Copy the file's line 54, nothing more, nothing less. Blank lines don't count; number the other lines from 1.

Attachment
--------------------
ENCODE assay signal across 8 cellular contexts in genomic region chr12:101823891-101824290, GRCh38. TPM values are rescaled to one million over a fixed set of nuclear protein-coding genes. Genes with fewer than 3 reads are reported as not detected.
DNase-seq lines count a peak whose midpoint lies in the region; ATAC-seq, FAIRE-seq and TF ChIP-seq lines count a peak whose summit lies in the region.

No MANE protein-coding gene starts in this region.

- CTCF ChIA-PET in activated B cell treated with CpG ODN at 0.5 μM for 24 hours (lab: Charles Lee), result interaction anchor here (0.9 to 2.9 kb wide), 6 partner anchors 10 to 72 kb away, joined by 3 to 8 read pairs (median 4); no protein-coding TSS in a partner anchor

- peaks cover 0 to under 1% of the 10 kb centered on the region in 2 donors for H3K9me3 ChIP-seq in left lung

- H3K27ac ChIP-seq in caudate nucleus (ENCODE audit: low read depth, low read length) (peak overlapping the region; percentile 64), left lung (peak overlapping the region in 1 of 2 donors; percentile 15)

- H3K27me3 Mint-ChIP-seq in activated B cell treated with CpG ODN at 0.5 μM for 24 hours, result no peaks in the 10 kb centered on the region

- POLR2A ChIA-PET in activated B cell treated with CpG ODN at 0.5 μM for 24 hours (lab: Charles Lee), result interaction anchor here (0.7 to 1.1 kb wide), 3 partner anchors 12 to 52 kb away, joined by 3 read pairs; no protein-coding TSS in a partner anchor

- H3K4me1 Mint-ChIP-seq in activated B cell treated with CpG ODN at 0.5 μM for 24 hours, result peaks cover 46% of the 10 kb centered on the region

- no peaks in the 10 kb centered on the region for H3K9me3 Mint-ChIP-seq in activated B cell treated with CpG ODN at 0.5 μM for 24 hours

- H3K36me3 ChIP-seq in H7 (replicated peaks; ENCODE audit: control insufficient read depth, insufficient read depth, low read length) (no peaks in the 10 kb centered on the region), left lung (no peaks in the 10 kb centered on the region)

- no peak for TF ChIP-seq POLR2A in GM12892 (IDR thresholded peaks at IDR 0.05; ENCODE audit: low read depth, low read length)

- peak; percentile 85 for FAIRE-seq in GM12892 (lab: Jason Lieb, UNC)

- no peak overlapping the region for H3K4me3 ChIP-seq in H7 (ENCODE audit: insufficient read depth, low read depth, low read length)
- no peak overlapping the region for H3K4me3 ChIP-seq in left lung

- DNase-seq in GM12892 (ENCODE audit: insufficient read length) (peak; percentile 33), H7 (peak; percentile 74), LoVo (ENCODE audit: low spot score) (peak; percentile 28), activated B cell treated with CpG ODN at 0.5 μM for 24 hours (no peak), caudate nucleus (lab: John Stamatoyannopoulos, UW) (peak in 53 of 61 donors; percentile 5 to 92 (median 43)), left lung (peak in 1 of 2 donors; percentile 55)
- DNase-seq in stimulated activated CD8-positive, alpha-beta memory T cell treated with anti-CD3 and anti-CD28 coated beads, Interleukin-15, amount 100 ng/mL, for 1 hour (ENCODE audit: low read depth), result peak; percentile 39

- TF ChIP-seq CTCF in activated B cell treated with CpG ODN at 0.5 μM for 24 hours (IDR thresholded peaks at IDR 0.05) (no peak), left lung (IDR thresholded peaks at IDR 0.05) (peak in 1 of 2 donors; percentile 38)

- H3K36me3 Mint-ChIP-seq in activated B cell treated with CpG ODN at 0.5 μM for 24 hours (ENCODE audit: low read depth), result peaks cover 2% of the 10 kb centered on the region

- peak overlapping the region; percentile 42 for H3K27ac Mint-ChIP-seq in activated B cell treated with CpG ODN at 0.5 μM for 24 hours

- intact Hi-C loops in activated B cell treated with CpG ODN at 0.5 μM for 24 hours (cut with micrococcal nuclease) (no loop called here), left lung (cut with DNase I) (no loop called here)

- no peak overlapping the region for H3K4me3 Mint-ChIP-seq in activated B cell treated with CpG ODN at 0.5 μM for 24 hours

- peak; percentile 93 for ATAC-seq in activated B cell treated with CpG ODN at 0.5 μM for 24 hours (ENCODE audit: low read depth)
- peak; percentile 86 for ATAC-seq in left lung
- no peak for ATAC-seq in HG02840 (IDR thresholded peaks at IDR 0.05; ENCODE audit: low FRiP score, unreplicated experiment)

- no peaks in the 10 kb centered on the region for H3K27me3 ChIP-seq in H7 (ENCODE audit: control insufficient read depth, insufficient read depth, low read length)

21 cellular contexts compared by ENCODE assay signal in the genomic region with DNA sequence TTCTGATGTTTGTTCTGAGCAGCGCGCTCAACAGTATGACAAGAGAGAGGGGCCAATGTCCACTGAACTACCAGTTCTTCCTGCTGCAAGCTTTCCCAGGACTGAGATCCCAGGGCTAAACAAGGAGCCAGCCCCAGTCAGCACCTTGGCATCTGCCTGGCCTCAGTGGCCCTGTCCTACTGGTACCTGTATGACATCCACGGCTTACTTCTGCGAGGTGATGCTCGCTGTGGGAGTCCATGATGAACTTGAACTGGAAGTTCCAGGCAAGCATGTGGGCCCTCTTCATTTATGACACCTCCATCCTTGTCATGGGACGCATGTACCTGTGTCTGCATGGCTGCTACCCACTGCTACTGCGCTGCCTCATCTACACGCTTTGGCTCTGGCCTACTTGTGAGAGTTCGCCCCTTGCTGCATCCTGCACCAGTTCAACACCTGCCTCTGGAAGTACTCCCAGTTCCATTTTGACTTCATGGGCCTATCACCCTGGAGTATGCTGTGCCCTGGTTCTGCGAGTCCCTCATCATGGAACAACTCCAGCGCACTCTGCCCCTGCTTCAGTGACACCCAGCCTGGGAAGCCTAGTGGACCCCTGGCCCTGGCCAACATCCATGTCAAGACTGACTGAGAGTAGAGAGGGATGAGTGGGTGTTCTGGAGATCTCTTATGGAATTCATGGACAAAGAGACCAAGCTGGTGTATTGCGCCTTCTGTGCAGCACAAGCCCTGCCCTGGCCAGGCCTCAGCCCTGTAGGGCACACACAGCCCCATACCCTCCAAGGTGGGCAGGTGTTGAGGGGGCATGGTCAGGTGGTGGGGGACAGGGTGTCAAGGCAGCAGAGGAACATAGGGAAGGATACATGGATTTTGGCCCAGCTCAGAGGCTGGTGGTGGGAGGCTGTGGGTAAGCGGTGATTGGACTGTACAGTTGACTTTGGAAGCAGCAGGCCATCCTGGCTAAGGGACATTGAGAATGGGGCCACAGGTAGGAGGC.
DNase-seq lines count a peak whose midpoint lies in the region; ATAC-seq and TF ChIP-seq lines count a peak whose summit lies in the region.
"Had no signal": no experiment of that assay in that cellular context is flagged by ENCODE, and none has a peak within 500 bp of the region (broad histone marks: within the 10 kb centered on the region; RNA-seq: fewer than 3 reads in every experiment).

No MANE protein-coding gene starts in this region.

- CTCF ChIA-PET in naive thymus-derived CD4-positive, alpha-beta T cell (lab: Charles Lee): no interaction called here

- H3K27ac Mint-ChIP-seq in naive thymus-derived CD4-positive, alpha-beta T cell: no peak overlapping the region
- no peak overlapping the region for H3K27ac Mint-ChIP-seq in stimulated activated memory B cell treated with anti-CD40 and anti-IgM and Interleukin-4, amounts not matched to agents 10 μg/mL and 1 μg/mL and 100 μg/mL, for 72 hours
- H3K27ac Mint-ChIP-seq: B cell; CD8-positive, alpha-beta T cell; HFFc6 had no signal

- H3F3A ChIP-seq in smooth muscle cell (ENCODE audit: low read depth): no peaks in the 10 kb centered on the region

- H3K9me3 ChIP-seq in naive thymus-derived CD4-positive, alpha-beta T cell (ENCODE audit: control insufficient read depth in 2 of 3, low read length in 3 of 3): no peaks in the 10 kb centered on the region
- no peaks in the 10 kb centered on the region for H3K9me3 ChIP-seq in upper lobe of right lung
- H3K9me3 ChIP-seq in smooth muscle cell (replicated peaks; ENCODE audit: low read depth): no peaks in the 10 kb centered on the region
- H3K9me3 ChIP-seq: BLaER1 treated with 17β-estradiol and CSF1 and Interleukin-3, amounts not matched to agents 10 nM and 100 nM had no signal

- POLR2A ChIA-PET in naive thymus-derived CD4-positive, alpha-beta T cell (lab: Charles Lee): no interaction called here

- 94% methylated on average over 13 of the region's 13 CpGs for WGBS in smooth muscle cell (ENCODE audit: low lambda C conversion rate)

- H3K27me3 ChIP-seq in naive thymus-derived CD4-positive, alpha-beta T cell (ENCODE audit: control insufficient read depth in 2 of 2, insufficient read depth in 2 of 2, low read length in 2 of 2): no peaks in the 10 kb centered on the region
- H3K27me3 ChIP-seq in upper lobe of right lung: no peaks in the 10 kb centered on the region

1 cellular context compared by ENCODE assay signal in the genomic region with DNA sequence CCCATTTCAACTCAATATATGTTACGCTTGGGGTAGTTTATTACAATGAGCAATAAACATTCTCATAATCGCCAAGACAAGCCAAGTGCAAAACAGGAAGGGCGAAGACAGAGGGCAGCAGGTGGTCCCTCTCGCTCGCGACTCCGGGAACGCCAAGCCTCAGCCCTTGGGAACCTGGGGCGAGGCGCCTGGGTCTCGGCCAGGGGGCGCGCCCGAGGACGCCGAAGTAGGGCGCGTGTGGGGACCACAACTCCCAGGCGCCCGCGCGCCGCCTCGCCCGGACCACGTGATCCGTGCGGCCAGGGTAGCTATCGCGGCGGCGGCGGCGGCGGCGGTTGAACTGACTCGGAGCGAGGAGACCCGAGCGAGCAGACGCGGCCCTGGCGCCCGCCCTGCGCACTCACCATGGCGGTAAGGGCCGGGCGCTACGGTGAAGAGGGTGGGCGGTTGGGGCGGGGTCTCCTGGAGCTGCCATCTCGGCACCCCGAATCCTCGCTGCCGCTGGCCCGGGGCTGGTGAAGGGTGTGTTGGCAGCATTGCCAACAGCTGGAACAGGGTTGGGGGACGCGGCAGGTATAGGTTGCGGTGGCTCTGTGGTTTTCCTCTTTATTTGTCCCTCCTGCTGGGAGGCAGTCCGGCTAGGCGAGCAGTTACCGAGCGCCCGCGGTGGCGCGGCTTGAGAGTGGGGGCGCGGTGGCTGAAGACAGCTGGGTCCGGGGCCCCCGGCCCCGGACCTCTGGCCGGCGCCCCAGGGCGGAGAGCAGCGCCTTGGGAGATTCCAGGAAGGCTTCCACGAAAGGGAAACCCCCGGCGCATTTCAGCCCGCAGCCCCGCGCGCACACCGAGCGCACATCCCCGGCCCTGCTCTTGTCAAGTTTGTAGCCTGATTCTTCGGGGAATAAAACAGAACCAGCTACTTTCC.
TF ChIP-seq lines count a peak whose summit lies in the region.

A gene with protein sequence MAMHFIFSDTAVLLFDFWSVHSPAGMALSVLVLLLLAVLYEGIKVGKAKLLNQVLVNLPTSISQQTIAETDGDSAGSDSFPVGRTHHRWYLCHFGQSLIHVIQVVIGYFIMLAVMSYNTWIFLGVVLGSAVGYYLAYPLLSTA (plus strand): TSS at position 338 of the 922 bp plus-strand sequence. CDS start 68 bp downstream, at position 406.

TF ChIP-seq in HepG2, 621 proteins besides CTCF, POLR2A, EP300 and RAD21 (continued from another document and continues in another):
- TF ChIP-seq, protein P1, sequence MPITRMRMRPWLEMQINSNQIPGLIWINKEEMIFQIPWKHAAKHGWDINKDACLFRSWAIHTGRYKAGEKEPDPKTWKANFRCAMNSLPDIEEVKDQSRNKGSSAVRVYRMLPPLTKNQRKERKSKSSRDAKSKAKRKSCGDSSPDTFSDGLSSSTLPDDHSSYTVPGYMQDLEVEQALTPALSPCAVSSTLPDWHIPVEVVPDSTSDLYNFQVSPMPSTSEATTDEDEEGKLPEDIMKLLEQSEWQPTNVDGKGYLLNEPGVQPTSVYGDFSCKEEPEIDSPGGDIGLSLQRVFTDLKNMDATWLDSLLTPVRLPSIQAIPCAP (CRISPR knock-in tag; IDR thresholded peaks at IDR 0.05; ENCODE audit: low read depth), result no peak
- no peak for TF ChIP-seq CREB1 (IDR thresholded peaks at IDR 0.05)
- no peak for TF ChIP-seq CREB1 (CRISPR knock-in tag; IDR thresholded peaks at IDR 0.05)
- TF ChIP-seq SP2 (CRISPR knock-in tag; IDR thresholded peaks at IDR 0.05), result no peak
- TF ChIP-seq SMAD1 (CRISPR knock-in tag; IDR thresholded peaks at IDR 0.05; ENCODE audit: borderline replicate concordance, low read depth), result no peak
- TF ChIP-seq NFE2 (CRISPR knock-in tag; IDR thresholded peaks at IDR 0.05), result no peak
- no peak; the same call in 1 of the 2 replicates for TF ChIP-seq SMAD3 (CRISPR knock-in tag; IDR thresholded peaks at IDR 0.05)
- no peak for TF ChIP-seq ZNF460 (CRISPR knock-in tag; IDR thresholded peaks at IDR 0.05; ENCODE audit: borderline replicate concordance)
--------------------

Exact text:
- no peak; the same call in 1 of the 2 replicates for TF ChIP-seq SMAD3 (CRISPR knock-in tag; IDR thresholded peaks at IDR 0.05)